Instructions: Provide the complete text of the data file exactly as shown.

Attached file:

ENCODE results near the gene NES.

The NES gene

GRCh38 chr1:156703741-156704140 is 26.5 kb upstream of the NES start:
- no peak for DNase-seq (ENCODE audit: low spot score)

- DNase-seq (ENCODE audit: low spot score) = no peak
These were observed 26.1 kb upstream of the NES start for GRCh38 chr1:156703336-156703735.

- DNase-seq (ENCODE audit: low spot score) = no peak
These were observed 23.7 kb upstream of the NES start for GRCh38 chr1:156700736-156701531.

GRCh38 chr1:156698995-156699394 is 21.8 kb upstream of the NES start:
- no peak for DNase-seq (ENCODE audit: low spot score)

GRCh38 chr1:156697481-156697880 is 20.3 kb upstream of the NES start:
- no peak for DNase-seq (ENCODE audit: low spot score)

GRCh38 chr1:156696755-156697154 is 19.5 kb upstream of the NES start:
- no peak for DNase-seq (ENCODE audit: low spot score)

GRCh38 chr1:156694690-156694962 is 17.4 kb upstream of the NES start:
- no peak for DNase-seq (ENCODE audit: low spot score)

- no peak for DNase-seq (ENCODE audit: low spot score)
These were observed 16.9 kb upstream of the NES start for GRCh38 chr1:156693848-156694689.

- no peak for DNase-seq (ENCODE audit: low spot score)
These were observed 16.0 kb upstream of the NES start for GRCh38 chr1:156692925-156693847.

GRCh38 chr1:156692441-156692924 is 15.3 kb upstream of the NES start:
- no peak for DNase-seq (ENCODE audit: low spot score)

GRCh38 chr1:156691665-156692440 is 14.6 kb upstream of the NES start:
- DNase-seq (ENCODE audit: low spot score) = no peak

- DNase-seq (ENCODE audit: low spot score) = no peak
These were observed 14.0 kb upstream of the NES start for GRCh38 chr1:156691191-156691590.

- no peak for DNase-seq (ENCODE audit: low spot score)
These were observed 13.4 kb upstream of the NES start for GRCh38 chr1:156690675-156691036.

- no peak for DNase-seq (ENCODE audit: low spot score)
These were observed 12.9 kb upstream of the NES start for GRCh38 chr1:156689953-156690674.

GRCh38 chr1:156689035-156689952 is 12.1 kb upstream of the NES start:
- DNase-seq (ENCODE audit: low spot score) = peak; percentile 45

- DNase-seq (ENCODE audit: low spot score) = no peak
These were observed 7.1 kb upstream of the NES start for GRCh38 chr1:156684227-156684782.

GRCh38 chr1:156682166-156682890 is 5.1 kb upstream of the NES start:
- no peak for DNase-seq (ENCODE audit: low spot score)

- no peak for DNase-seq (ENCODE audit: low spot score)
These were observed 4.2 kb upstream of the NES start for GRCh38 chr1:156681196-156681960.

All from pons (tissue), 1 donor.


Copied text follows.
ENCODE results near the gene NES.

The NES gene

GRCh38 chr1:156703741-156704140 is 26.5 kb upstream of the NES start:
- no peak for DNase-seq (ENCODE audit: low spot score)

- DNase-seq (ENCODE audit: low spot score) = no peak
These were observed 26.1 kb upstream of the NES start for GRCh38 chr1:156703336-156703735.

- DNase-seq (ENCODE audit: low spot score) = no peak
These were observed 23.7 kb upstream of the NES start for GRCh38 chr1:156700736-156701531.

GRCh38 chr1:156698995-156699394 is 21.8 kb upstream of the NES start:
- no peak for DNase-seq (ENCODE audit: low spot score)

GRCh38 chr1:156697481-156697880 is 20.3 kb upstream of the NES start:
- no peak for DNase-seq (ENCODE audit: low spot score)

GRCh38 chr1:156696755-156697154 is 19.5 kb upstream of the NES start:
- no peak for DNase-seq (ENCODE audit: low spot score)

GRCh38 chr1:156694690-156694962 is 17.4 kb upstream of the NES start:
- no peak for DNase-seq (ENCODE audit: low spot score)

- no peak for DNase-seq (ENCODE audit: low spot score)
These were observed 16.9 kb upstream of the NES start for GRCh38 chr1:156693848-156694689.

- no peak for DNase-seq (ENCODE audit: low spot score)
These were observed 16.0 kb upstream of the NES start for GRCh38 chr1:156692925-156693847.

GRCh38 chr1:156692441-156692924 is 15.3 kb upstream of the NES start:
- no peak for DNase-seq (ENCODE audit: low spot score)

GRCh38 chr1:156691665-156692440 is 14.6 kb upstream of the NES start:
- DNase-seq (ENCODE audit: low spot score) = no peak

- DNase-seq (ENCODE audit: low spot score) = no peak
These were observed 14.0 kb upstream of the NES start for GRCh38 chr1:156691191-156691590.

- no peak for DNase-seq (ENCODE audit: low spot score)
These were observed 13.4 kb upstream of the NES start for GRCh38 chr1:156690675-156691036.

- no peak for DNase-seq (ENCODE audit: low spot score)
These were observed 12.9 kb upstream of the NES start for GRCh38 chr1:156689953-156690674.

GRCh38 chr1:156689035-156689952 is 12.1 kb upstream of the NES start:
- DNase-seq (ENCODE audit: low spot score) = peak; percentile 45

- DNase-seq (ENCODE audit: low spot score) = no peak
These were observed 7.1 kb upstream of the NES start for GRCh38 chr1:156684227-156684782.

GRCh38 chr1:156682166-156682890 is 5.1 kb upstream of the NES start:
- no peak for DNase-seq (ENCODE audit: low spot score)

- no peak for DNase-seq (ENCODE audit: low spot score)
These were observed 4.2 kb upstream of the NES start for GRCh38 chr1:156681196-156681960.

All from pons (tissue), 1 donor.